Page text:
Fir engraver damage in western Washington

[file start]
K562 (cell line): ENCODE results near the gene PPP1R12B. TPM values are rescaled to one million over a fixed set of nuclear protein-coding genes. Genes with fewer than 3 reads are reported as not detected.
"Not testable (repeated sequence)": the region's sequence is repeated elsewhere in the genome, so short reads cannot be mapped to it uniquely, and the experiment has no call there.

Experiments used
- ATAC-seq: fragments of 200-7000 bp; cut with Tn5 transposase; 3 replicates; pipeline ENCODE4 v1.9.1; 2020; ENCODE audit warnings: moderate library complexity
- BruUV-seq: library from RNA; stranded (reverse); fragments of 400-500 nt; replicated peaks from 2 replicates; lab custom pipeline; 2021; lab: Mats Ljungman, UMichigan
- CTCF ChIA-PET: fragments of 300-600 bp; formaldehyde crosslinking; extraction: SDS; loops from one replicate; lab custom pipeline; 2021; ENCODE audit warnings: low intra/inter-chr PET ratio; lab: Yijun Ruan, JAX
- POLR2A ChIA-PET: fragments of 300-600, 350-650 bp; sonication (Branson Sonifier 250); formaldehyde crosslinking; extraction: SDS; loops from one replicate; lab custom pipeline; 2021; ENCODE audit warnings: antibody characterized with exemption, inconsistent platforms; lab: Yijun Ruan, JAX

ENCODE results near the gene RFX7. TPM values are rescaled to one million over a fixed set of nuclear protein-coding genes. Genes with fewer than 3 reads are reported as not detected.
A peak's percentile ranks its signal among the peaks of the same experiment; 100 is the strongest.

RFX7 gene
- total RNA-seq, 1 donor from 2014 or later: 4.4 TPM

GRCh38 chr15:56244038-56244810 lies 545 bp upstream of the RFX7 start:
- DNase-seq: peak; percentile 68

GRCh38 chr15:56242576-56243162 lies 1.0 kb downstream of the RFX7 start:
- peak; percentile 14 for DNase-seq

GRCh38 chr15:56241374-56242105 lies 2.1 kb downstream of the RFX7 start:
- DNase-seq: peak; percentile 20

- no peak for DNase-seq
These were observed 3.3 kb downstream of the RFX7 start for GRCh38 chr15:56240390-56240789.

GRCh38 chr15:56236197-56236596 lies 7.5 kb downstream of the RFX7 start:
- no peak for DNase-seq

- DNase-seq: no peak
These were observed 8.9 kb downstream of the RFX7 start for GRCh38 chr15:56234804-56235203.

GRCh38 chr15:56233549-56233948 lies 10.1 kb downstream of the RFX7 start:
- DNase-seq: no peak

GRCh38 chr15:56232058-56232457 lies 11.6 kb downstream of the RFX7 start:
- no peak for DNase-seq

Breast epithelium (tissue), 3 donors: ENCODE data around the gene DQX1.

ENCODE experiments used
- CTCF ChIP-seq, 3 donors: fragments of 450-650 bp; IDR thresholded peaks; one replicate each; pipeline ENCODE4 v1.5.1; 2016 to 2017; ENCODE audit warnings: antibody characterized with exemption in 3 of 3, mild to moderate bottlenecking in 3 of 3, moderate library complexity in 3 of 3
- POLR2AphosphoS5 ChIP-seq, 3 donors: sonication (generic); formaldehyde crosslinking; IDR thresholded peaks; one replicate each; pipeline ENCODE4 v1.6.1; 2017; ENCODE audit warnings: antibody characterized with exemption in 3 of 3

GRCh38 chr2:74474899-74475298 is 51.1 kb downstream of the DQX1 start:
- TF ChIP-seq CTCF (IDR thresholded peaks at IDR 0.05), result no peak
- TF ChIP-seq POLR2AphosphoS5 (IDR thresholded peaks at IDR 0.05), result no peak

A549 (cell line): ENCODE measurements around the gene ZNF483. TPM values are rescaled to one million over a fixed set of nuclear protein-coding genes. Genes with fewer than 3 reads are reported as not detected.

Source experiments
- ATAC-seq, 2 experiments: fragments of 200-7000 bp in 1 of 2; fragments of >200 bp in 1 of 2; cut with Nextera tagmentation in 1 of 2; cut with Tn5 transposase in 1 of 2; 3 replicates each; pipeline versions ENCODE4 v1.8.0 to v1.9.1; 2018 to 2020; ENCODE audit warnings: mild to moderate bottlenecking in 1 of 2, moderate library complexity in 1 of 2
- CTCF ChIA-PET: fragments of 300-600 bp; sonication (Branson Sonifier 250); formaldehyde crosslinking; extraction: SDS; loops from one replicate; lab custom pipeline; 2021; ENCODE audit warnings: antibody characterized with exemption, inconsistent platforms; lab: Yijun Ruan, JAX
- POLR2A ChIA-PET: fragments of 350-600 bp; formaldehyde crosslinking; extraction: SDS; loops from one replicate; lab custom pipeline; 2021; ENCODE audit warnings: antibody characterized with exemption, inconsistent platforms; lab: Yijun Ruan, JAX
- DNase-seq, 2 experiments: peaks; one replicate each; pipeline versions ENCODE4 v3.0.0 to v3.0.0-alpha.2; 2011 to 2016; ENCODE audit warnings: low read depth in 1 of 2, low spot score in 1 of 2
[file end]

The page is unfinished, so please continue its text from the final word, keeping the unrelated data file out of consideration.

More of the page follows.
The fir engraver beetle (Scolytus ventralis) can cause significant damage and mortality to conifers in the Abies genus in western Washington. This small insect bores below the bark of trees and feeds on the sugar-rich phloem. In the process, they also cause severe damage to the cambium, the tissue responsible for annual diameter growth. If enough beetles feed on the tree, they will eventually girdle its circumference, cutting off nutrient flow and causing the tree to die. While this beetle is capable of killing trees, in western Washington it behaves as a secondary agent. This means it typically can only establish itself in trees dealing with a preexisting stressor, such as drought or a root disease. When trees are under significant stress, they are less able to defend themselves. Because of this, severe drought conditions in western Washington often correlate with a spike in fir engraver beetle populations. Since climate models predict hotter, drier summers in the coastal northwest, fir engraver damage and mortality may become more commonplace in the years to come.